The European pharmaceutical market offers many opportunities for U.S. biopharmaceutical companies. An early engagement as well as a visceral understanding of the heterogeneity of the European market are key to succeed. Partnering with a Swiss-based, commercial-stage pharmaceutical company offers various advantages. Because of its diversity and non-bureaucratic access to a talented workforce, Switzerland is an ideal location to kick off your international go-to-market strategy.
Often the initial development strategy of emerging U.S. biopharmaceutical companies with one or a few pipeline assets is focused on the U.S. pharmaceutical market. The U.S. represents the largest pharmaceutical market worldwide. Company executives are well familiar with their ‘home’ market and the geographical proximity helps to assess the regulatory, scientific, clinical and market access framework to develop a successful go-to-market strategy.
Diverse European market
In nowadays global pharmaceutical market an initial sole U.S. focus can be sub-optimal and may limit the ability to fully harness the potential of drugs in markets outside of the U.S. With its 28 member states, the European marketplace is not only a large developed pharmaceutical market, but also presents a variety of challenges: from numerous working languages to a complex heterogeneous regulatory, healthcare system and market access framework.
In Europe, healthcare systems regulation lies exclusively within the authority of each country. There is little or no convergence of European health policies. On the contrary, healthcare systems are nationally under constant (cost) pressure to reform to meet the increased demand for improved care as well as the challenges coming from the population ageing.
To launch a new drug and obtain appropriate market access, biopharmaceutical companies face in Europe a far more complex and costly market entry procedure than in the U.S. Each nation in the European Union (EU) applies different criteria, which include therapeutic and economic parameters. And each European country operates at its speed. A thorough understanding of these criteria (such as requested comparators, patient reported health outcomes, etc.) and their consideration in the ongoing clinical development program is crucial.
Early stakeholder engagement
An early engagement with the medical community as well as with patient support groups to understand the treatment paradigm, diagnosis and referral patterns in Europe is a further must. These learnings need to be incorporated in the late development program and considered when designing a supportive advocacy strategy.
An early engagement with EU regulatory authorities is also recommended to ensure that the development program meets the combined needs of both the U.S. and the European regions. Further, different filing routes—centralized and decentralized—and the various options need to be considered depending on the type of product and therapeutic indication. Also from an operations and quality perspective, the EU market poses challenges to new entrants. All products manufactured outside of Europe Union must undergo EU import testing according to Directive 2001/83/EC and be QP released in the EU market.
From a brand management perspective, one of the biggest practical challenges to entering the European market is the multitude of languages, resulting in a large number of associated country-specific pack formats and artworks.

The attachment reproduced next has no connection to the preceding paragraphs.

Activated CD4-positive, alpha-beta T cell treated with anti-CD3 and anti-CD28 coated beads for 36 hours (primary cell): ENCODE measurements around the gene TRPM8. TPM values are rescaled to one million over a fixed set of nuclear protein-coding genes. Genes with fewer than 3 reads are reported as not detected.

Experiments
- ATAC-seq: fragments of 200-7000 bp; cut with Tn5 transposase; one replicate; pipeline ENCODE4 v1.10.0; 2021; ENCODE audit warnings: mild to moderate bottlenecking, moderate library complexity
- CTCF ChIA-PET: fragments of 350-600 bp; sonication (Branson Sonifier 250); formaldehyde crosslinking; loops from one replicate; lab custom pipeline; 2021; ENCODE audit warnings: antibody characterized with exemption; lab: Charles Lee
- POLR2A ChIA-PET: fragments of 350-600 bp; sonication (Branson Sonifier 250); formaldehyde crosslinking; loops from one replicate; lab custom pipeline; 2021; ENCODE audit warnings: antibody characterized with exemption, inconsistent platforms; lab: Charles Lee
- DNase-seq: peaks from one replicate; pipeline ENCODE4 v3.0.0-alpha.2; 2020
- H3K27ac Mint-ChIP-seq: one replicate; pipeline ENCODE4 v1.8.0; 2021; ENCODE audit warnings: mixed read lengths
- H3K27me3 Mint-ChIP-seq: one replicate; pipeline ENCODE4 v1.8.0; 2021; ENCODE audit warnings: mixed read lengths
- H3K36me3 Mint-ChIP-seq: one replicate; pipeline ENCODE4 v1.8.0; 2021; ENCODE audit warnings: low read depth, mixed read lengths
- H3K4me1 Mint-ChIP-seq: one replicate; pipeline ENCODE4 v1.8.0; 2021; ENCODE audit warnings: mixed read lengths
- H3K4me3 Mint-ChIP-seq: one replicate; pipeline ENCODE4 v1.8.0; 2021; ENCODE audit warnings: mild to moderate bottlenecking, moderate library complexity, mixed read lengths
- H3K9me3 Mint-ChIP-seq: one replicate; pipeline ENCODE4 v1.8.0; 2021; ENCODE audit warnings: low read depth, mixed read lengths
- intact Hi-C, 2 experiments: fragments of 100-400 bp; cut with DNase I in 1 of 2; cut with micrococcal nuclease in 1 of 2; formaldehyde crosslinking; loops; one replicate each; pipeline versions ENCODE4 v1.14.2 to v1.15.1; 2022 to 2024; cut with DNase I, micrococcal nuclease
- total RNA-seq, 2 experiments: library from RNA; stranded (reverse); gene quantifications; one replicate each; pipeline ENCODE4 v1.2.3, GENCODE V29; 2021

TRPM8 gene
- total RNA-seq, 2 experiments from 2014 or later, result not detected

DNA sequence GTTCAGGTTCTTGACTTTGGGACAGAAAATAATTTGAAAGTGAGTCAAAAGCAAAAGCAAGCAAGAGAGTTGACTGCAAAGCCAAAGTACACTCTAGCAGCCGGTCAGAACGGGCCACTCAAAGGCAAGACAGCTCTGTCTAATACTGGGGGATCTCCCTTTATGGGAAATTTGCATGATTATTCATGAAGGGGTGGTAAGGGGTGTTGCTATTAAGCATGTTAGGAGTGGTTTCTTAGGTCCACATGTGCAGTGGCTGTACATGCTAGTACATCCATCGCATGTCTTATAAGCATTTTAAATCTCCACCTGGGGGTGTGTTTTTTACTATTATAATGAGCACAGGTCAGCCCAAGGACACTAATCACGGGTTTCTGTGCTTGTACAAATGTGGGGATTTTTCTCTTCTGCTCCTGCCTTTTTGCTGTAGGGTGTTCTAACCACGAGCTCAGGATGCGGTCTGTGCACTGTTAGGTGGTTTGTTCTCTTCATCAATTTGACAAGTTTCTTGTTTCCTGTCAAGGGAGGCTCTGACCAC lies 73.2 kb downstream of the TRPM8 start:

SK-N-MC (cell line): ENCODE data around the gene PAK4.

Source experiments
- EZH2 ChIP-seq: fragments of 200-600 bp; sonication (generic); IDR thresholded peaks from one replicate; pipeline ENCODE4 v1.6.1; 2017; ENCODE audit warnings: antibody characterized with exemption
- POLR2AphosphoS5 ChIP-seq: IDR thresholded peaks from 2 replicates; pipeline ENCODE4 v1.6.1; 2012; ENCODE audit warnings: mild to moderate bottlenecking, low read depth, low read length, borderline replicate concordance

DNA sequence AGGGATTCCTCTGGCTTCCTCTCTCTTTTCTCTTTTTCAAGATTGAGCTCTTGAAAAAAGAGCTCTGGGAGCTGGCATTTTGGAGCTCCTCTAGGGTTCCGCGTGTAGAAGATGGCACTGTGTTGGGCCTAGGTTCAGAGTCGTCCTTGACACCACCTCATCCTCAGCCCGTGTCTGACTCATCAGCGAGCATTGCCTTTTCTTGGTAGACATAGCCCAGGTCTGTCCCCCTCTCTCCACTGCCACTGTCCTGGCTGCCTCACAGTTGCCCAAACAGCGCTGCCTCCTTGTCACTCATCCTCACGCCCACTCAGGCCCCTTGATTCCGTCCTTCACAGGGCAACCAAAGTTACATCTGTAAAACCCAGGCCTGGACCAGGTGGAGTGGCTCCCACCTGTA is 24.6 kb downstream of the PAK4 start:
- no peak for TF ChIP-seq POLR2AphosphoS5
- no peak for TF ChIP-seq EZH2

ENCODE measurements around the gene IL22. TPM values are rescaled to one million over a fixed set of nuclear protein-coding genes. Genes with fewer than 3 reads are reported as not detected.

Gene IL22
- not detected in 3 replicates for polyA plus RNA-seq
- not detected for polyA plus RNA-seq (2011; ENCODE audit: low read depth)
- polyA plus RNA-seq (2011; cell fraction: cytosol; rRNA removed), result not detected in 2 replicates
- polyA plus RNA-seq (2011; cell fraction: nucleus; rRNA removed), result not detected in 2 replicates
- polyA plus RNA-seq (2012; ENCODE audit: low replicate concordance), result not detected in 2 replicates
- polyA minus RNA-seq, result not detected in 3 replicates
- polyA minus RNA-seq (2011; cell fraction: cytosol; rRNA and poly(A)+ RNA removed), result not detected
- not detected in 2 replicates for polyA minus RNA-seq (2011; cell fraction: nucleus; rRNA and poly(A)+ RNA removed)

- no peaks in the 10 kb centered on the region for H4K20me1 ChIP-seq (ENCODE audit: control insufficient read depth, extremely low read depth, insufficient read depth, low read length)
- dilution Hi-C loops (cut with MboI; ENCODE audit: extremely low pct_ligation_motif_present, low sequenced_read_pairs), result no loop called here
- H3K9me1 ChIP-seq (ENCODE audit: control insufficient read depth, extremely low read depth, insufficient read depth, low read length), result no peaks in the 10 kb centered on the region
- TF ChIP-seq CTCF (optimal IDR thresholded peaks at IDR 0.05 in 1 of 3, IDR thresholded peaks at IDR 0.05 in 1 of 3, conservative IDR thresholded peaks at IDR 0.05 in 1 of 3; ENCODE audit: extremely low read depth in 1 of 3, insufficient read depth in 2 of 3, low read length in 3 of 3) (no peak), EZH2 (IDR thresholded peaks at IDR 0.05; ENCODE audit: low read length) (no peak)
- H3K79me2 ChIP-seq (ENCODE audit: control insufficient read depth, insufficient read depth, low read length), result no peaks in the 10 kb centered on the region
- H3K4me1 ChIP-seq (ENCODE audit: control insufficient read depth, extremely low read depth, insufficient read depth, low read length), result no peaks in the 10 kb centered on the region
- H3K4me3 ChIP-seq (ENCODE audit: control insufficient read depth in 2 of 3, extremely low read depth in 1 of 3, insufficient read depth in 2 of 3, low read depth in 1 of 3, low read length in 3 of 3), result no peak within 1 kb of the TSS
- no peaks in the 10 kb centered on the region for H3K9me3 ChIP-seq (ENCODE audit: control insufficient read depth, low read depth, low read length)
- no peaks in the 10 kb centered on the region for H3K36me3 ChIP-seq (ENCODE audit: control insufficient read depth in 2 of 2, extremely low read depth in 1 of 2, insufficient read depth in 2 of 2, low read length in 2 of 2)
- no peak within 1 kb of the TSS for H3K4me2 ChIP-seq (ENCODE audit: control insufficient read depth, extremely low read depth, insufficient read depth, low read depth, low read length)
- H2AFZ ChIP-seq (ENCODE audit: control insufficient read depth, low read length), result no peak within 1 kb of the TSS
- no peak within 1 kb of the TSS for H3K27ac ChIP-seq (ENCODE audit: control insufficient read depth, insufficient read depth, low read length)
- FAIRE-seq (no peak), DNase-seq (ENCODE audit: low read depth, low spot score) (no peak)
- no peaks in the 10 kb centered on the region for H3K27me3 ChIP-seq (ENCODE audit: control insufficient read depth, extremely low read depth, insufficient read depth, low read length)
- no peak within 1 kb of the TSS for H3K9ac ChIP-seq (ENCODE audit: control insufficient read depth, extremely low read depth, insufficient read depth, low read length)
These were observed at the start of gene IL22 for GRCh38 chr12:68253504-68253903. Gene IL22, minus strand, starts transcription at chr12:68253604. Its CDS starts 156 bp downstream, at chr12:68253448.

Switzerland – the ideal international spring board
Switzerland is not only a key test market in Europe for ex-EU companies, but also considered to be a key location for international headquarters, particularly by biopharmaceutical companies. The U.S. department of trade’s Country Commercial Guide (CCG), for example, cites Switzerland’s highly developed, multilingual market, its location in the middle of Europe, and its well-educated and affluent population. Additionally, Switzerland offers a stable and business-friendly environment with attractive financial and fiscal frameworks. The Greater Zurich Area has made itself a name as hub for biopharmaceutical in Europe. First-class universities and research institutions have contributed to the establishment of international companies such as Biogen, Amgen, Shire, Alexion, Alnylam and Cardinal Health in the past.
In summary, launch excellence is rooted in the ability to understand and react to launch drivers in the marketplace, which in Europe likely differ from country to country. The collaboration with a strategic Swiss-based biopharmaceutical partner with proximity and good understanding of the EU market offers a number of advantages.
About the author
Lorenzo Bosisio has been Chief Executive Officer of EffRx Pharmaceuticals SA since 2016. Prior to that, he served as the company’s Chief Commercial Officer. During his tenure with EffRx, he has built the commercial infrastructure and successfully recovered and re-launched the company’s lead product. Lorenzo has driven EffRx’s transformation from a drug development company to an integrated biopharmaceutical company with an international footprint. Lorenzo has significant strategic and operational leadership experience from senior positions at Amgen, Alexion, PwC, and Tissot Medical.
EffRx Pharmaceuticals SA is a commercial-stage pharmaceutical company, which focuses on developing and commercializing prescription medications for specialty and orphan indications. EffRx actively seeks collaboration opportunities with U.S. bio-pharmaceutical companies, which are looking to commercialize their products in Europe. EffRx can act as accelerator of EU go-to-market strategies and be a spring board for an initial international set-up in Switzerland.
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